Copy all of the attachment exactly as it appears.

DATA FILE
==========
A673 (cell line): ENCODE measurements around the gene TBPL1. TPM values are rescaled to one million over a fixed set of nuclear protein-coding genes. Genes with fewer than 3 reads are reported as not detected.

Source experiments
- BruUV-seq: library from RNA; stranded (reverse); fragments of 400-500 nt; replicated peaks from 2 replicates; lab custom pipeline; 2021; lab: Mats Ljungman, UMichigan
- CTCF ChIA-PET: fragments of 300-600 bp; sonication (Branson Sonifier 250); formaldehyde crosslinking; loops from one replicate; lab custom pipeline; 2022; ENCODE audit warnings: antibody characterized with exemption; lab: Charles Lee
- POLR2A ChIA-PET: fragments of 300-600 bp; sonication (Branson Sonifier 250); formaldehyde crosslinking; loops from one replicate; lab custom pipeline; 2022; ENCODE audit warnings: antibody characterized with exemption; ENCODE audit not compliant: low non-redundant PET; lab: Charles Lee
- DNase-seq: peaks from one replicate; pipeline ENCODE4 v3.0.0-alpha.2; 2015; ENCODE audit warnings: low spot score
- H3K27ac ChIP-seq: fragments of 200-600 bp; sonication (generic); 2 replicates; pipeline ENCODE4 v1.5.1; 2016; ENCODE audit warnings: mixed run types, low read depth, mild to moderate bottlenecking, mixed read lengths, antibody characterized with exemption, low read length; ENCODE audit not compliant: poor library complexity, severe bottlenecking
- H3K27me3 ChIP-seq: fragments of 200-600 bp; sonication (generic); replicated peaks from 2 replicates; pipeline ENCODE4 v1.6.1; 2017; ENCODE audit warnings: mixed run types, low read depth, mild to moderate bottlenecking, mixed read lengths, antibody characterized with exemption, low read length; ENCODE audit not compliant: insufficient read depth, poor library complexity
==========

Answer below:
A673 (cell line): ENCODE measurements around the gene TBPL1. TPM values are rescaled to one million over a fixed set of nuclear protein-coding genes. Genes with fewer than 3 reads are reported as not detected.

Source experiments
- BruUV-seq: library from RNA; stranded (reverse); fragments of 400-500 nt; replicated peaks from 2 replicates; lab custom pipeline; 2021; lab: Mats Ljungman, UMichigan
- CTCF ChIA-PET: fragments of 300-600 bp; sonication (Branson Sonifier 250); formaldehyde crosslinking; loops from one replicate; lab custom pipeline; 2022; ENCODE audit warnings: antibody characterized with exemption; lab: Charles Lee
- POLR2A ChIA-PET: fragments of 300-600 bp; sonication (Branson Sonifier 250); formaldehyde crosslinking; loops from one replicate; lab custom pipeline; 2022; ENCODE audit warnings: antibody characterized with exemption; ENCODE audit not compliant: low non-redundant PET; lab: Charles Lee
- DNase-seq: peaks from one replicate; pipeline ENCODE4 v3.0.0-alpha.2; 2015; ENCODE audit warnings: low spot score
- H3K27ac ChIP-seq: fragments of 200-600 bp; sonication (generic); 2 replicates; pipeline ENCODE4 v1.5.1; 2016; ENCODE audit warnings: mixed run types, low read depth, mild to moderate bottlenecking, mixed read lengths, antibody characterized with exemption, low read length; ENCODE audit not compliant: poor library complexity, severe bottlenecking
- H3K27me3 ChIP-seq: fragments of 200-600 bp; sonication (generic); replicated peaks from 2 replicates; pipeline ENCODE4 v1.6.1; 2017; ENCODE audit warnings: mixed run types, low read depth, mild to moderate bottlenecking, mixed read lengths, antibody characterized with exemption, low read length; ENCODE audit not compliant: insufficient read depth, poor library complexity